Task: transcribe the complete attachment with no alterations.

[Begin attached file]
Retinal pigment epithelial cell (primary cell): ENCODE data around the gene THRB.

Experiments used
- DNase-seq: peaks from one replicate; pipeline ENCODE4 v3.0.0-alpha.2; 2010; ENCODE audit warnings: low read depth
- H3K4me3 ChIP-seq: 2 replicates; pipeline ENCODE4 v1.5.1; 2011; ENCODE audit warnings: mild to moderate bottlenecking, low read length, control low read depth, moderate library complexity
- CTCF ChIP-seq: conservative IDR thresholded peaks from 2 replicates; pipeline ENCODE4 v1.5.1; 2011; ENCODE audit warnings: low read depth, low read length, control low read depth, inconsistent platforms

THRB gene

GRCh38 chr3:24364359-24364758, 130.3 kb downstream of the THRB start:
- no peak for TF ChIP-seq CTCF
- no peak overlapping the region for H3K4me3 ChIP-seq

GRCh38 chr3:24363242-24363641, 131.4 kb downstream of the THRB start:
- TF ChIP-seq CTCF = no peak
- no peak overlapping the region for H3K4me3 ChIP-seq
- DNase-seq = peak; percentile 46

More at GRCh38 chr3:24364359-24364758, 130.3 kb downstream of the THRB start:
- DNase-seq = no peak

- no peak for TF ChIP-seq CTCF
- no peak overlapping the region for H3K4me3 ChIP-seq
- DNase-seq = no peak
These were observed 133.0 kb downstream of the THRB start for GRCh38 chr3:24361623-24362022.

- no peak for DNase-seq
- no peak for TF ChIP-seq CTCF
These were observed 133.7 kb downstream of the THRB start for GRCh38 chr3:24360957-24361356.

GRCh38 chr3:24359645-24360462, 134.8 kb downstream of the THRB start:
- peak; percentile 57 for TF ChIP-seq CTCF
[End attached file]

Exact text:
Retinal pigment epithelial cell (primary cell): ENCODE data around the gene THRB.

Experiments used
- DNase-seq: peaks from one replicate; pipeline ENCODE4 v3.0.0-alpha.2; 2010; ENCODE audit warnings: low read depth
- H3K4me3 ChIP-seq: 2 replicates; pipeline ENCODE4 v1.5.1; 2011; ENCODE audit warnings: mild to moderate bottlenecking, low read length, control low read depth, moderate library complexity
- CTCF ChIP-seq: conservative IDR thresholded peaks from 2 replicates; pipeline ENCODE4 v1.5.1; 2011; ENCODE audit warnings: low read depth, low read length, control low read depth, inconsistent platforms

THRB gene

GRCh38 chr3:24364359-24364758, 130.3 kb downstream of the THRB start:
- no peak for TF ChIP-seq CTCF
- no peak overlapping the region for H3K4me3 ChIP-seq

GRCh38 chr3:24363242-24363641, 131.4 kb downstream of the THRB start:
- TF ChIP-seq CTCF = no peak
- no peak overlapping the region for H3K4me3 ChIP-seq
- DNase-seq = peak; percentile 46

More at GRCh38 chr3:24364359-24364758, 130.3 kb downstream of the THRB start:
- DNase-seq = no peak

- no peak for TF ChIP-seq CTCF
- no peak overlapping the region for H3K4me3 ChIP-seq
- DNase-seq = no peak
These were observed 133.0 kb downstream of the THRB start for GRCh38 chr3:24361623-24362022.

- no peak for DNase-seq
- no peak for TF ChIP-seq CTCF
These were observed 133.7 kb downstream of the THRB start for GRCh38 chr3:24360957-24361356.

GRCh38 chr3:24359645-24360462, 134.8 kb downstream of the THRB start:
- peak; percentile 57 for TF ChIP-seq CTCF